It’s amazing how universal these signs are with any software. This list could have applied to EHR software as much as HIE. In the eBook, they discuss each of these in more detail. I’m sure that many of these issues resonate with readers.

As I look through this list, I wonder if switching software is the only way to solve the problem. I think in most cases the answer is that switching is the only solution. The reason many don’t switch is fear. Plus, that fear is exacerbated by colleagues from other organizations who have switched their system and not seen an improvement. That’s why so many organizations stick with The Devil You Know for much longer than they should. Hopefully the above list of signs will help people who are going through this evaluation. Just make sure that if you do need to switch HIE or other software that you take the time to make sure your new software won’t suffer the same issues.

John Glaser to Stay on as Senior VP of Cerner Upon Close of Acquisition

Posted on November 19, 2014 I Written By

John Lynn is the Founder of the HealthcareScene.com blog network which currently consists of 10 blogs containing over 8000 articles with John having written over 4000 of the articles himself. These EMR and Healthcare IT related articles have been viewed over 16 million times. John also manages Healthcare IT Central and Healthcare IT Today, the leading career Health IT job board and blog. John is co-founder of InfluentialNetworks.com and Physia.com. John is highly involved in social media, and in addition to his blogs can also be found on Twitter: @techguy and @ehrandhit and LinkedIn.

In case you’re living under a rock (or more affectionately, you’re too busy working to follow the inside baseball of EHR company acquisition), Cerner is set to acquire Siemens in late winter or early spring pending all the needed approvals for companies this size. Watching the merging of these two companies is going to be very interesting indeed.

Neil Versel just reported that John Glaser, current CEO of Siemens Health Services, has announced that upon close of acquisition he’ll be joining the Cerner team as a Senior VP. I also love that John Glaser made this announcement on the Cerner blog.

I think this is a big deal since I believe John Glaser is at the point in his career that he could do just about anything (or nothing) if that’s what he desired. The few times I’ve interacted with John Glaser, he was sincerely interested in moving healthcare forward through the use of advanced IT. I imagine that’s what’s motivating him to stay with Cerner. No doubt, Cerner is sitting on a huge opportunity.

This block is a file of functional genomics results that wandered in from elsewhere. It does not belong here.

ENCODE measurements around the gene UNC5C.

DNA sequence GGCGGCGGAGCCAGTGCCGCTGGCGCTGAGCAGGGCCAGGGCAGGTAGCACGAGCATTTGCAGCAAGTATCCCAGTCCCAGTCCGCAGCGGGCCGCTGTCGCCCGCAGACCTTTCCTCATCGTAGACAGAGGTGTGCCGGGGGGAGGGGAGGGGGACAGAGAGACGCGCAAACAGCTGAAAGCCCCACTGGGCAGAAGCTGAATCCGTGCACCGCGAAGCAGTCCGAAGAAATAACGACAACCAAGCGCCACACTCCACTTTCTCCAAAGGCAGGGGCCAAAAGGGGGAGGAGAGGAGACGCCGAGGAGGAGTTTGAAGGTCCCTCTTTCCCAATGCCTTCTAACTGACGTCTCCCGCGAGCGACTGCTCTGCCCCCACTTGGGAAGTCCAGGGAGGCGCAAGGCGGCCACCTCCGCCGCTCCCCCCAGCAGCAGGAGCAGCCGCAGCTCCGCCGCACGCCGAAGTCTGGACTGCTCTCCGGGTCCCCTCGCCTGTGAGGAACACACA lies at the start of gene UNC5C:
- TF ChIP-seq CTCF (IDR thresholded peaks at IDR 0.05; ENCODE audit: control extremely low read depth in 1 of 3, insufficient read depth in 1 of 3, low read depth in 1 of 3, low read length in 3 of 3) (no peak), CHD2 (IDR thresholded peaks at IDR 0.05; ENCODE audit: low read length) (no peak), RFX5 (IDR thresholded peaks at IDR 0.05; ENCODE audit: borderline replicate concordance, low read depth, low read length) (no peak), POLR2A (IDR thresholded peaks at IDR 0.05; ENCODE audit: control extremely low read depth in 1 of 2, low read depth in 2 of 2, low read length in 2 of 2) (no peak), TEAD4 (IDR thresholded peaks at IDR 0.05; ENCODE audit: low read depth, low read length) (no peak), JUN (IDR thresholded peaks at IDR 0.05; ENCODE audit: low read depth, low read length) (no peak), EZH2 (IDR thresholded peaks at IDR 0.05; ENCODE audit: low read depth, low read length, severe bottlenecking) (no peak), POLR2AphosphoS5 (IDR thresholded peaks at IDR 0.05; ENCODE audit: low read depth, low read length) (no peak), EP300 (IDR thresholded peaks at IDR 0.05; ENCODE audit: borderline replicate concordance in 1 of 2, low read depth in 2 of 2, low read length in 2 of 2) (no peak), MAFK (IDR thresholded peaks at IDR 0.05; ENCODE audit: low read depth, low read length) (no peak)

In John Glaser’s blog post, he provided an interesting insight into Neal Patterson’s comments at the Cerner user conference:

In his CHC keynote address, Cerner CEO Neal Patterson did a masterful job of conveying Cerner’s commitment to patient-centered care. Before he spoke, a patient and her nurse were introduced with explanation that the woman’s life was saved by a Cerner sepsis alerting system. Neal then shared the incredible challenges he and his wife have faced in her battle with cancer because of limited interoperability.

Neal’s keynote was very personal – about how we can make a loved one’s care journey easier by ensuring that all records – every detail – are available electronically and accurately wherever the patient receives care. It was the case for interoperability but also the case for making a patient’s life easier and the care better.

It’s hard for me to say how much of this was theatrics, but I’m glad they are at least talking the right talk. I really do hope that Neal’s personal experience will drive interoperability forward. Neil Versel suggested that interoperability would be John Glaser’s focus at Cerner. I hope he’s successful.

While at CHIME, I talked with Judy Faulkner, CEO of Epic, and we talked briefly about interoperability. At one point in our conversation I asked Judy, “Do you know the opportunity that you have available to you?” She looked at me with a bit of a blank stare (admittedly we were both getting our lunch). I then said, “You are big enough and have enough clout that you (Epic) could set the standard for interoperability and the masses would follow.” I’m not sure she’s processed this opportunity, but it’s a huge one that they have yet to capitalize on for the benefit of healthcare as we know it.

The same opportunity is available for Cerner as well. I really hope that both companies embrace open data, open APIs, and interoperability in a big way. Both have stated their interest in these areas, but I’d like to see a little less talk…a lot more action. They’re both well positioned to be able to make interoperability a reality. They just need to understand what that really means and go to work on it.